Dragon Tarot Reviews
Dragons are a legend in many cultures, and they appear in quite a few different colours and poses in this highly popular Dragon Tarot deck from fantasy artist Peter Pracownik.
Tarot Deck - 78 Cards - US Games 1996
See card images from the Dragon Tarot
Review by Bonnie Cehovet
The Dragon Tarot, by nature, is a specialty deck. It will appeal to those of us who find dragons and dragon lore appealing. You won't find traditional visual symbolism here - but you will experience a deck that is artistically well thought out and well presented, and eminently "usable".
Donaldson introduces dragons as ancient symbols of knowledge and power - in virtually every culture of the world. The very word "dragon" comes from the Greek word Drakoni, which means "the seeing one". In The Dragon Tarot, Donaldson calls on dragon legends from around the world to present a saga of myth and magic. There is a very interesting section called "Dragonland - A Traveler's Report" , in which the reader is allowed to experience the adventure and magic associated with dragon energy.
In "Your Journey", Donaldson presents techniques that allow the reader to access their imaginations. In "Mastering The Tarot", he shows the reader how the cards come together to tell their story.
Dragon myths run the gamut of experience - from those encompassing greed, lust and the dark side of our personalities to (primarily from the Middle East) to those symbolizing wealth, power and supremacy (primarily from China). Some of my best "growing up" memories are of watching the Dragon winding it's way down the street at parade time. It was fascinating, exciting, colorful - a whole other "world"!
The Dragon also has its place in astrology, which is not something that I was aware of. The Dragon's Head (also called the North Node) represents the karmic lessons that we are to learn in this lifetime. How much more important can anything get - this defines what each lifetime is!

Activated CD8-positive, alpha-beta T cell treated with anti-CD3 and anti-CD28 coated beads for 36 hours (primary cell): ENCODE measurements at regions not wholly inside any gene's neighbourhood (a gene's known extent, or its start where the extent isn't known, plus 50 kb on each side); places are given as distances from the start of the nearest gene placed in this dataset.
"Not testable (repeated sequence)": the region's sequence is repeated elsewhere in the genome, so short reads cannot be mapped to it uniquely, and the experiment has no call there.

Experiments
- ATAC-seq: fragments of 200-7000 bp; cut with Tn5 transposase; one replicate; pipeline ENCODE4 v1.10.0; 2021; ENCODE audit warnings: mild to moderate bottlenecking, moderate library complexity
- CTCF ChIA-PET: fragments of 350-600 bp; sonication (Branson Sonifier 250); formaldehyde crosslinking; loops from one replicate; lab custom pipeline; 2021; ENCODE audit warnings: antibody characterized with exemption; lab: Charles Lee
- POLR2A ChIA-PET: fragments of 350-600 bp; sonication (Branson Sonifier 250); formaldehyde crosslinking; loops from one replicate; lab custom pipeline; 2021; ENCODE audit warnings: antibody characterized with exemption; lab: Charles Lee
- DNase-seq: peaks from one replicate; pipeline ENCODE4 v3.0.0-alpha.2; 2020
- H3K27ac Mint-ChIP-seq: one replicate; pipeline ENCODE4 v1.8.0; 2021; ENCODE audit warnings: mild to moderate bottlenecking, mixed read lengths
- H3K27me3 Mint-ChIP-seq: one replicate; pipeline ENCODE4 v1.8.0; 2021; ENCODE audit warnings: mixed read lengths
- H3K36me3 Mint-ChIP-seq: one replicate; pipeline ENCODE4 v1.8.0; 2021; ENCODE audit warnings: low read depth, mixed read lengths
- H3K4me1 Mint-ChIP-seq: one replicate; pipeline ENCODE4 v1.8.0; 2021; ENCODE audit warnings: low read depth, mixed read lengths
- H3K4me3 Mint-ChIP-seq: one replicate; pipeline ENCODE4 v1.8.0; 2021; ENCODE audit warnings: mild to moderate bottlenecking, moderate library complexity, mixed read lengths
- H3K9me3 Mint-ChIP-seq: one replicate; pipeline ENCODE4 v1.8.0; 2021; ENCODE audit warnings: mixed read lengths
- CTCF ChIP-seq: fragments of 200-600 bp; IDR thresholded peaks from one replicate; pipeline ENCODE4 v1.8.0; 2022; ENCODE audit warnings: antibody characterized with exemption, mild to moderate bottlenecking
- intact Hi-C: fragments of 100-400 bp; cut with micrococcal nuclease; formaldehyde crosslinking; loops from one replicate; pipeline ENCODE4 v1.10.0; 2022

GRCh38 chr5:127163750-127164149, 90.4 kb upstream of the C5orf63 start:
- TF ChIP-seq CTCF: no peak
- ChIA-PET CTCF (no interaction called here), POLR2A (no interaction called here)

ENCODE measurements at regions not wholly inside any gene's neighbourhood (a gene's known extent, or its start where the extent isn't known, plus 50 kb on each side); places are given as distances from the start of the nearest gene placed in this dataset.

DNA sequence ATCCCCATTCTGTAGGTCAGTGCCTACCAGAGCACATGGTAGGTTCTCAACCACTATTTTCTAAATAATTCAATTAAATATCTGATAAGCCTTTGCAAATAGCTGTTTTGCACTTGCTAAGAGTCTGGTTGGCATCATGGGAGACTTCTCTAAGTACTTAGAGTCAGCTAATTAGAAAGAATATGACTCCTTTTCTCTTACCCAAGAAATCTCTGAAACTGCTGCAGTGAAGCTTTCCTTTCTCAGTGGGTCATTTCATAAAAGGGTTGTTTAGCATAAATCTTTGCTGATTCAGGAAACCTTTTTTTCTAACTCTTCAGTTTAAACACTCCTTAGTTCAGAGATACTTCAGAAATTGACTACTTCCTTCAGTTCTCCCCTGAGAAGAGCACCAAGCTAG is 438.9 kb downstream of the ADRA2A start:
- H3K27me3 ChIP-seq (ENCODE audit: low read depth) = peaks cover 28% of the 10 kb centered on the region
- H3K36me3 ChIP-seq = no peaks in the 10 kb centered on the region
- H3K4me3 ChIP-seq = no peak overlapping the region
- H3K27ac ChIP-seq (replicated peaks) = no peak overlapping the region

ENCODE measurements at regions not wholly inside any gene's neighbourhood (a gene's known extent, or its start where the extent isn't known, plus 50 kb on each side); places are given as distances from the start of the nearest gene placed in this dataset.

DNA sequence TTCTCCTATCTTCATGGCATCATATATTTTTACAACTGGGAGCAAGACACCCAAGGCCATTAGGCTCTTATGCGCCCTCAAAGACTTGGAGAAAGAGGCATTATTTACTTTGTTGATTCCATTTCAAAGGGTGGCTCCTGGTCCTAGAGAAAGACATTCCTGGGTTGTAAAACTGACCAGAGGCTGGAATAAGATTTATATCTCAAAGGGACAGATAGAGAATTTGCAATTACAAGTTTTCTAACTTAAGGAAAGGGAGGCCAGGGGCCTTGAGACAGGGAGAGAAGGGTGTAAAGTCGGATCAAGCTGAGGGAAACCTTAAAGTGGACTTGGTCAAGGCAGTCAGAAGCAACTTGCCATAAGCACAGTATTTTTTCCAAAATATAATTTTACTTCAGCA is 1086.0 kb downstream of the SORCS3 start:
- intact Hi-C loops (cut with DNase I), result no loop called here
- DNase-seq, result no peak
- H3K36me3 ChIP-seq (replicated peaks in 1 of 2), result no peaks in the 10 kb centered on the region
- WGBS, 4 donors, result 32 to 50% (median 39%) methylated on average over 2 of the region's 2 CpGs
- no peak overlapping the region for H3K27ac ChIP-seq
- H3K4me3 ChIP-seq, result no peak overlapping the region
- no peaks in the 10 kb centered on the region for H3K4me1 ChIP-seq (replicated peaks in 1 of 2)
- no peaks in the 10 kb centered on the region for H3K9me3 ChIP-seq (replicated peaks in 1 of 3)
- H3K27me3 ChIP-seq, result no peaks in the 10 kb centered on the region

Each Major Arcana card is presented with a black and white scan, a description of the card, and section where the card "speaks" about the archetypal energy that it represents, the divinatory meaning of the card (in the upright position only), and a short discussion of additional symbols that have been placed on the card.
Each Pip is presented with a black and white scan, a sentence on what the Dragon guide in the card is trying to accomplish and the divinatory meaning.
Each Court Card is presented with a black and white scan, a description of the energy of the card and the divinatory meaning. There is also a short addendum to the court cards, with the admonishment that while the court cards represent either male or female energy, that this energy exists in both males and females - each of us carries dual energy.
While Donaldson does not present reversed meanings, he does indicate that they are a question mark that needs to be paid attention to - that the energy of the card is in some way not working as it should.
In the section on spreads, the Celtic Cross is presented, along with two separate readings that are left to the reader to interpret along the lines of key questions that Donaldson presents. Donaldson has done something quite interesting with the three card spread - he has presented several different possible questions dealing with different life situations (relationship, home, career, life path, children's education and life path). There is also the beginning of a work sheet that show the reader how to bring the cards together in story form.
The cards themselves are on good quality, glossy card stock. At 2 3/4" by 4 1/4",the cards are easily worked with by those like me that have small hands - a definite plus! The backs of the cards have a 1/4" white border, with an inset background of deep purple. A light blue and white dragon is placed in each of the four corners of the inset - the four dragon tails are interwoven in the center. Behind the dragons there is a diamond-like schematic outlined in fine gold lines. The cards read the same upright and reversed, so there would be no way to tell which position the cards were in before they were turned over.
The majors are a combination of dragons and traditional symbols. They have a 1/4 " white border, with the number and title of the card in black lettering against white across the bottom of the card. On either side of the title is placed a glyph of the astrological sign associated with each card. The only title change is that the Hanged Man becomes the Hanging Dragon.
The pips have the same 1/4" white border, with the name and number of the card across the bottom. The pips are not illustrated in the traditional manner - they contain a dragon "guide" and the symbols representing their respective suits. On either side of the title are glyphs representing the element of the respective suit.